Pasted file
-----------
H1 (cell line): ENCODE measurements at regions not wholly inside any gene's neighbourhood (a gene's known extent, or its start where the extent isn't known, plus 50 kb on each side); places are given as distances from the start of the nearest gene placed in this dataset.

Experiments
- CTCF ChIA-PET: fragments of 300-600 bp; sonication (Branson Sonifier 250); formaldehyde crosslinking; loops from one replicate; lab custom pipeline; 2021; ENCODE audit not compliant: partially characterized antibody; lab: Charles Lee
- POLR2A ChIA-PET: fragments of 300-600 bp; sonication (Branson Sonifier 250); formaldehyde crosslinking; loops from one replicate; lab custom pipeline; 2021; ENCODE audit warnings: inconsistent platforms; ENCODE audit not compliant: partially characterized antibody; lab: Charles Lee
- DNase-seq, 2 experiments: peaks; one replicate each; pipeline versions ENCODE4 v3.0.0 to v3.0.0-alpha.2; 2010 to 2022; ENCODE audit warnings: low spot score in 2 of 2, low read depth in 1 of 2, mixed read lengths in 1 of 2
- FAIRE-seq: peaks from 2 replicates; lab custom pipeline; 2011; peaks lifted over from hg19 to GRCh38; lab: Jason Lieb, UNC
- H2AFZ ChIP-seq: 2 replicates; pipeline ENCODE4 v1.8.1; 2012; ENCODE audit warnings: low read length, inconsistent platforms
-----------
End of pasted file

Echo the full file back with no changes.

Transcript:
H1 (cell line): ENCODE measurements at regions not wholly inside any gene's neighbourhood (a gene's known extent, or its start where the extent isn't known, plus 50 kb on each side); places are given as distances from the start of the nearest gene placed in this dataset.

Experiments
- CTCF ChIA-PET: fragments of 300-600 bp; sonication (Branson Sonifier 250); formaldehyde crosslinking; loops from one replicate; lab custom pipeline; 2021; ENCODE audit not compliant: partially characterized antibody; lab: Charles Lee
- POLR2A ChIA-PET: fragments of 300-600 bp; sonication (Branson Sonifier 250); formaldehyde crosslinking; loops from one replicate; lab custom pipeline; 2021; ENCODE audit warnings: inconsistent platforms; ENCODE audit not compliant: partially characterized antibody; lab: Charles Lee
- DNase-seq, 2 experiments: peaks; one replicate each; pipeline versions ENCODE4 v3.0.0 to v3.0.0-alpha.2; 2010 to 2022; ENCODE audit warnings: low spot score in 2 of 2, low read depth in 1 of 2, mixed read lengths in 1 of 2
- FAIRE-seq: peaks from 2 replicates; lab custom pipeline; 2011; peaks lifted over from hg19 to GRCh38; lab: Jason Lieb, UNC
- H2AFZ ChIP-seq: 2 replicates; pipeline ENCODE4 v1.8.1; 2012; ENCODE audit warnings: low read length, inconsistent platforms